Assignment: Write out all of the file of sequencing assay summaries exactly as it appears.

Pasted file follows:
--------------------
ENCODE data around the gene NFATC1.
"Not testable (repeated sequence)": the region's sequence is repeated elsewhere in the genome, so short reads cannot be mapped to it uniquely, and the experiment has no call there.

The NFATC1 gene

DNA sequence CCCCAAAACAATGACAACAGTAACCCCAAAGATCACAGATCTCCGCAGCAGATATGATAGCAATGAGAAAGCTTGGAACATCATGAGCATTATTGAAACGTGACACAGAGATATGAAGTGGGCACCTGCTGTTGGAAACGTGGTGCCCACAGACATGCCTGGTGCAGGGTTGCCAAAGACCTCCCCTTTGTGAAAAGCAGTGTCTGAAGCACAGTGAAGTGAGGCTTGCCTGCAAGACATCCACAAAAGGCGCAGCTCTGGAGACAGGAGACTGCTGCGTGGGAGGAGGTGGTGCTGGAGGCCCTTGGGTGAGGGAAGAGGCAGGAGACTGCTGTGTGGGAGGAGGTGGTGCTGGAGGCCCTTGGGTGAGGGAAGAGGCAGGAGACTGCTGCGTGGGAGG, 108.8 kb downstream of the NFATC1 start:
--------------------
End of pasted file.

ENCODE data around the gene NFATC1.
"Not testable (repeated sequence)": the region's sequence is repeated elsewhere in the genome, so short reads cannot be mapped to it uniquely, and the experiment has no call there.

The NFATC1 gene

DNA sequence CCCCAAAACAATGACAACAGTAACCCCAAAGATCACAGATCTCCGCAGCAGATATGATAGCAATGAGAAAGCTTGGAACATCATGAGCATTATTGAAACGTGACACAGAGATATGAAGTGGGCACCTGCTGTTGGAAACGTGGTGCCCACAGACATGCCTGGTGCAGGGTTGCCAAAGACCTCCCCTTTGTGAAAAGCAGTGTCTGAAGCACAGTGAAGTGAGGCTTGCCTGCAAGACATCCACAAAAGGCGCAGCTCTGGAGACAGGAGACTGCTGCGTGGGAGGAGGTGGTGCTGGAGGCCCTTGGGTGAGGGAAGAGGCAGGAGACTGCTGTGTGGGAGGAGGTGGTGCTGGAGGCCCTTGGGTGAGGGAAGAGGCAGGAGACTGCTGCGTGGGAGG, 108.8 kb downstream of the NFATC1 start: